Earning 10 lakh per year from Biofloc fish farming
The success story of Mr. Shravan Kumar
Mr. Sravan of Guntur district, Telangana studied M.Sc. in organic chemistry in a popular government college and worked as a chemical engineer in a private company. As he lacked satisfaction and interest in the job he was doing, he wanted to start something on his own, which lead to the starting of his biofloc fishery farm. He analyzed the major cattle and fishery ventures from which he can obtain high profits.
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As he is an educated individual with high knowledge in science, he wanted to use new end technology in whatever he choose to do. When he decided to start fish farming, unlike others who rears fish in ponds, he wanted to use biofloc technology. He learned this technique from a university professor and also joined as a trainee under him for two months. After completely gaining knowledge on how to rear fish using biofloc technology he immediately started investing in his farm.
Mr. Sravan said he really liked the BFT technique and wanted to experiment with the fish culture by using this technology. He strongly believes that this technique is the answer for the growing population since it has the potential to fulfill the need of growing demand.
If we want to cultivate the fish by ponds or other methods, it takes a high investment, and the yield is low when compared to the fish yield produced by this method. BFT method also takes low investment but should be done carefully by undertaking proper management. The fish that are produced by a 1-acre pond can be produced by only 10 cents (0.1 acres) of land by the BFT method, says Mr. Sravan.
Construction of tanks according to Mr. Sravan
It took 5 months for the whole construction and land preparation purposes for Mr. Sravan. He constructed two poly sheds with a length of 100 feet and a width of 30 feet and built 8 tanks in them for rearing fish in them. The diameter of each tank is 8 meters, and each tank has a capacity of nearly 50,000 litres. The sheds should be mandatory for fish since it protects them from the sun and other harsh environments.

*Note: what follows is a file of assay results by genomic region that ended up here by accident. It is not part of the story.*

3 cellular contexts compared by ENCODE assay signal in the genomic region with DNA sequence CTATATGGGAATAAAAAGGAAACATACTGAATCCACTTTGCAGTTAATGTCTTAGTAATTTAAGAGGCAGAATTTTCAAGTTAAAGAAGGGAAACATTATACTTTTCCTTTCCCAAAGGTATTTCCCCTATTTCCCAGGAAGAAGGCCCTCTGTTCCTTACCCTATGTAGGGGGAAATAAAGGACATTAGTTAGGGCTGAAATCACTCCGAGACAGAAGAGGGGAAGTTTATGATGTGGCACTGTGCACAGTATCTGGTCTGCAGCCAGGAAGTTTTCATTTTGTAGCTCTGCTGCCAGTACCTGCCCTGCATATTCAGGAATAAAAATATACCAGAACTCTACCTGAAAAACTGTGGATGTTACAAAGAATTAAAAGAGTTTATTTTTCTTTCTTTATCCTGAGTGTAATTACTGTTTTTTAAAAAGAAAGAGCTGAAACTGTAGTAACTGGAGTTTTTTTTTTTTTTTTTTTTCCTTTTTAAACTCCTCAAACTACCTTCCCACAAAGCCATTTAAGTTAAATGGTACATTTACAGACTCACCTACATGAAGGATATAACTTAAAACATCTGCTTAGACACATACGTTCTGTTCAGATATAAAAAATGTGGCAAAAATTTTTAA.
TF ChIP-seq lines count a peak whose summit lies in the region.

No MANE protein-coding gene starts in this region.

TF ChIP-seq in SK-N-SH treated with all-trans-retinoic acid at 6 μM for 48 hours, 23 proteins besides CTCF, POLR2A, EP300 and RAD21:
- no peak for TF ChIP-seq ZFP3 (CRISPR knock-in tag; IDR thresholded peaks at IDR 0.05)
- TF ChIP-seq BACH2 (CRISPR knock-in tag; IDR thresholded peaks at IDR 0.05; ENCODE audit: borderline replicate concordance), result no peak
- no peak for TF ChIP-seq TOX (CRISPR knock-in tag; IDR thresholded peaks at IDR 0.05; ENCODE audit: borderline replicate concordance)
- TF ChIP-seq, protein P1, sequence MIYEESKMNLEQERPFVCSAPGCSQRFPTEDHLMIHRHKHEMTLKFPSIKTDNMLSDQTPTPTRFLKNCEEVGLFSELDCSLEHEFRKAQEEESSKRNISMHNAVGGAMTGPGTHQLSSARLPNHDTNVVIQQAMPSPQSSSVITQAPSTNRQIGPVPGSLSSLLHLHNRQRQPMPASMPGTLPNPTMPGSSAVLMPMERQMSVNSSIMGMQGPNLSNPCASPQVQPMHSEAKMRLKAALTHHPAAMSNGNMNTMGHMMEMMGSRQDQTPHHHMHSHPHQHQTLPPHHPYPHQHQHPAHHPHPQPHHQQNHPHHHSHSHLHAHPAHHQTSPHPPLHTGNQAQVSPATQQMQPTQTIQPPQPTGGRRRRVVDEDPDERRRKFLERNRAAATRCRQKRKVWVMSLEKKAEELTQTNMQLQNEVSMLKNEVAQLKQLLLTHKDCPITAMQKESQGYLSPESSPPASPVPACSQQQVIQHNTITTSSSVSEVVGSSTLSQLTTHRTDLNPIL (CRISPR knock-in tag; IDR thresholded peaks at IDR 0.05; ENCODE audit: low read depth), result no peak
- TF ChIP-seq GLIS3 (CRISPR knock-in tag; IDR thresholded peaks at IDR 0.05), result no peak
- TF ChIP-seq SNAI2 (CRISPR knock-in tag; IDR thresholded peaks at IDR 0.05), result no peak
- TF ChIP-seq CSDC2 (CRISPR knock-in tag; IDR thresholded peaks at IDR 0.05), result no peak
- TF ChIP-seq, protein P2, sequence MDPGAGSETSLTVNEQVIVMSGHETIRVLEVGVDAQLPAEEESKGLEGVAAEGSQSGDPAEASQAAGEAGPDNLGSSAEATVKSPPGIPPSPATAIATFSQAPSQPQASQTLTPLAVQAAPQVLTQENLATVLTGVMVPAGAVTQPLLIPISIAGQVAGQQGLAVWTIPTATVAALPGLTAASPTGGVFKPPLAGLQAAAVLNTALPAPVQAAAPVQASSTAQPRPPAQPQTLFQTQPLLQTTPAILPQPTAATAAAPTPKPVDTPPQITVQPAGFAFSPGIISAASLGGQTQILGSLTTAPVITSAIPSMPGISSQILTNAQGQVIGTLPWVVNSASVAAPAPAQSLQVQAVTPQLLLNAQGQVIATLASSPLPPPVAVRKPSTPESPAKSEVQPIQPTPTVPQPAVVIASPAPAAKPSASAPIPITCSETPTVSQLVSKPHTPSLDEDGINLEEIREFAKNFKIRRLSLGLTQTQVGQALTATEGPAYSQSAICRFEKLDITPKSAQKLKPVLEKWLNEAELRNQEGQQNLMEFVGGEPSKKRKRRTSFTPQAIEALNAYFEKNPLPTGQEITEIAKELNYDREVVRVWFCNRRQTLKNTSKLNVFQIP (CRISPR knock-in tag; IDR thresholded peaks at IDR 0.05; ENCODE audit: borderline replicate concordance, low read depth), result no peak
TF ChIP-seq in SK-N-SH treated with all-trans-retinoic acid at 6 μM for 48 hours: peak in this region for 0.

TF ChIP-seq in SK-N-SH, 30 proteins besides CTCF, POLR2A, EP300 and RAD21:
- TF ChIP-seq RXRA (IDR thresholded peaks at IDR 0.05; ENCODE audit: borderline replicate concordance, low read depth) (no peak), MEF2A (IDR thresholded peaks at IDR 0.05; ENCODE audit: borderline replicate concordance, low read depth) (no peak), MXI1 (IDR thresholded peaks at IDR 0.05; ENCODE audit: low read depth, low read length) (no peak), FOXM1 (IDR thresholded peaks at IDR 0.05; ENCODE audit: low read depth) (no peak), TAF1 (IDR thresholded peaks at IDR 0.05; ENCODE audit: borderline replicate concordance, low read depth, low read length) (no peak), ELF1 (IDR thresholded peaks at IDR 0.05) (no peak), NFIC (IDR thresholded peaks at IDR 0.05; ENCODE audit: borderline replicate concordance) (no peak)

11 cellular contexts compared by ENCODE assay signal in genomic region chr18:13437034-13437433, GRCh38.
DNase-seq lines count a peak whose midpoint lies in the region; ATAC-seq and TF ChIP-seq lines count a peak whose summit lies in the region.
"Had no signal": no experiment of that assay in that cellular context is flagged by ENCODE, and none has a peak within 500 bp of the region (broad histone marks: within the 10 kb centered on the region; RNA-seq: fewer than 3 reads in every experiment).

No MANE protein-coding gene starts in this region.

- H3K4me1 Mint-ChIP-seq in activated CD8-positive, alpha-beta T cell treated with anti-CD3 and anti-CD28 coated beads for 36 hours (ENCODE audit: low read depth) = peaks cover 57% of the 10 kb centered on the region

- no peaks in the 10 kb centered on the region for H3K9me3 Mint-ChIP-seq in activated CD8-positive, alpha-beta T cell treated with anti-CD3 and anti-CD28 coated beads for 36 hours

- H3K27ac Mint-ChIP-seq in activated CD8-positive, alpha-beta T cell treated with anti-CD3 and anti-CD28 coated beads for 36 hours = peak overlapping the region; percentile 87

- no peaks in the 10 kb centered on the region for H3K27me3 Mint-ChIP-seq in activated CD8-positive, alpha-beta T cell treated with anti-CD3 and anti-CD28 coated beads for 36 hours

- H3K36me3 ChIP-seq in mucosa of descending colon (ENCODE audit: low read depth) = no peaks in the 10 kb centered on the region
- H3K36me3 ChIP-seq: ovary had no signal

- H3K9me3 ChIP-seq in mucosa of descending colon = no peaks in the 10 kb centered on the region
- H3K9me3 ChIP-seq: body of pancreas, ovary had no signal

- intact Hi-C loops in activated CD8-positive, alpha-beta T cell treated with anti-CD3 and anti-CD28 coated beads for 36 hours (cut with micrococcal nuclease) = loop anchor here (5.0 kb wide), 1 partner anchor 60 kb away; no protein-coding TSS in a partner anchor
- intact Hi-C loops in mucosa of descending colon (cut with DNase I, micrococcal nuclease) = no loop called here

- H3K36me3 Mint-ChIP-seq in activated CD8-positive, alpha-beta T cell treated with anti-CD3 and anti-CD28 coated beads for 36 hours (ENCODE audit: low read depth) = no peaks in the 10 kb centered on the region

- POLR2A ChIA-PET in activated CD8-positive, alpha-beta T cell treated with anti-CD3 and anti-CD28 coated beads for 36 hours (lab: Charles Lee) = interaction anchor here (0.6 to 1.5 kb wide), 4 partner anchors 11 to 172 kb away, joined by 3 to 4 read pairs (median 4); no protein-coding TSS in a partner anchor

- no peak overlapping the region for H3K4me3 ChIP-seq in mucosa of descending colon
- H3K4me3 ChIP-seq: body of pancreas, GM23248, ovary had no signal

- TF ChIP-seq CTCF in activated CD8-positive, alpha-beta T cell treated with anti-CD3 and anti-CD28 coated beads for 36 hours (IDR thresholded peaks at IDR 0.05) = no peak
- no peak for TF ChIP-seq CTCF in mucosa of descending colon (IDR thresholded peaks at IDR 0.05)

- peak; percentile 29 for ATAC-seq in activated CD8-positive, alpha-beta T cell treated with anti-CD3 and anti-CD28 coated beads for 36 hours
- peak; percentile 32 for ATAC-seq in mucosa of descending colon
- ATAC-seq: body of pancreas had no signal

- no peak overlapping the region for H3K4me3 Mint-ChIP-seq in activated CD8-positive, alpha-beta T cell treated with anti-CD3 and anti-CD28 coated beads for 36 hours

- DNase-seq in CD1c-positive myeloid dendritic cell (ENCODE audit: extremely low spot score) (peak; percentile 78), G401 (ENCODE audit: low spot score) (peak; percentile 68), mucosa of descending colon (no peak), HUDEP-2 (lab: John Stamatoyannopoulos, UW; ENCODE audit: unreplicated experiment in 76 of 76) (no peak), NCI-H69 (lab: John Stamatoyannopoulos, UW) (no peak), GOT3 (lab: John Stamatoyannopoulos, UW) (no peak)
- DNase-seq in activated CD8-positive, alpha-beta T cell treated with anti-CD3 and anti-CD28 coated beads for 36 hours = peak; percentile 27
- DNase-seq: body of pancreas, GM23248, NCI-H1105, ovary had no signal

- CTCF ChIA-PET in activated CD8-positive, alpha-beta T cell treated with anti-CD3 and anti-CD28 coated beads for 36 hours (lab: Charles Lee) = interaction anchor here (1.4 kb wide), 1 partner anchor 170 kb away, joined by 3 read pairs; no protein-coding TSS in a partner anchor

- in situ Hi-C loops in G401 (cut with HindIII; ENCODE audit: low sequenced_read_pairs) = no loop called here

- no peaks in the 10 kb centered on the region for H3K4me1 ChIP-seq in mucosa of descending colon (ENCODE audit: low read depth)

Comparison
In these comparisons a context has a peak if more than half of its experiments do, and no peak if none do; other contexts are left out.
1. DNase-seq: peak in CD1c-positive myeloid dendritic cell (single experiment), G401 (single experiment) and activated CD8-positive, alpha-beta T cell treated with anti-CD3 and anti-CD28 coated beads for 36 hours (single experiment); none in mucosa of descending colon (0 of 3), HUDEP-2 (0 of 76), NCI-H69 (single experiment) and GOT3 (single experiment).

Before constructing the tanks, you must prepare a basement with the same diameter by which you will build the tanks. For building the tank don’t use cement since it is costly. You can use a mesh ring of the same diameter to put on the basement, and you can cover it with a protective sheet. After this spread a tarpaulin sheet and stuff it inside till it reaches the basement. Once done the tank should be able to hold water, if not you probably did a mistake while constructing the tank.
Each tank should be constructed perfectly and shouldn’t have any leaks. Mr. Sravan suggests that farmers use quality cement or quality framework and material while constructing the tanks, depending on the type of tank they want to construct. It cost him nearly 10 lakhs for constructing the sheds and tanks, which is a bit high investment but can be erased soon as it is a one-time investment cost.
Cultivating fish using bioflock system according to Mr. Sravan
He chose pangasius fish to cultivate in his tanks. When asked about it, he said that it is very important while choosing the species of the fish. Most fishes can be cultivated by biofloc system but not all. He initially thought of cultivating Catla or Rohu, but they are available everywhere, so instead of that, he chose to cultivate pangasius species as this species is also suitable to be cultivated by biofloc system.
In each tank, he stocked nearly 2500 fish for cultivating. It cost him nearly 7 rupees per 7-inch pangasius fish, including transportation. As he is new to this culture his farm is experiencing a 20 % death rate in fish. He expressed that since it is starting, he is learning to gain knowledge from the mistakes he did while cultivating using this technology.
For cultivating purposes there is pipe used in the middle of each tank placed at the bottom for drainage of fish waste when allowed. You can control this pipe with a tap separately for each tank. Once the tap is on, the waste that is stored at the bottom is immediately flushed out. You can reuse this wastewater to feed the fish again in the biofloc system.